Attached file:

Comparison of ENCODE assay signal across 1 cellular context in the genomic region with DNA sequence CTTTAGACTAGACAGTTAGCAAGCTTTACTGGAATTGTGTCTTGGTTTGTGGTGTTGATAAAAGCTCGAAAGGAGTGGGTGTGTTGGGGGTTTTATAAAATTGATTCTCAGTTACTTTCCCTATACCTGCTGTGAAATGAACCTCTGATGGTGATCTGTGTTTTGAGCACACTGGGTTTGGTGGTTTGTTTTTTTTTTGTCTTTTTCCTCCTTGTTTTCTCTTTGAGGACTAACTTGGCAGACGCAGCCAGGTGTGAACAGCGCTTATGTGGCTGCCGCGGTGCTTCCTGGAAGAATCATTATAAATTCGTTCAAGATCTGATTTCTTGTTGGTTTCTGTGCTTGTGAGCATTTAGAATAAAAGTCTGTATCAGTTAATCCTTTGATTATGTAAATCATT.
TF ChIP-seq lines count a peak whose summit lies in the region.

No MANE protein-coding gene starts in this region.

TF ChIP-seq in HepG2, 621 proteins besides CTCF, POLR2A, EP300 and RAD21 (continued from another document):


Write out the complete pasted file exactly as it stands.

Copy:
Comparison of ENCODE assay signal across 1 cellular context in the genomic region with DNA sequence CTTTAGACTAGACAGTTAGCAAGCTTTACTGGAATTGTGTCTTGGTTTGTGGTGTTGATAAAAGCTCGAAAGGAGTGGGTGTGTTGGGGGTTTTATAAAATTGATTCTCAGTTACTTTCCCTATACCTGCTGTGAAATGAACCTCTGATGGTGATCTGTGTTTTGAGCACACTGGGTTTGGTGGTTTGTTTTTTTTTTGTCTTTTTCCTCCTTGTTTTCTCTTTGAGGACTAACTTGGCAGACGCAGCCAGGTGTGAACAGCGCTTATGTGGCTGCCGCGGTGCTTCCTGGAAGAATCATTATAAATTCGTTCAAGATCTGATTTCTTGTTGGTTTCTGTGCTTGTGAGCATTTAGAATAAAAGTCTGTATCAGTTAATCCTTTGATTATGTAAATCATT.
TF ChIP-seq lines count a peak whose summit lies in the region.

No MANE protein-coding gene starts in this region.

TF ChIP-seq in HepG2, 621 proteins besides CTCF, POLR2A, EP300 and RAD21 (continued from another document):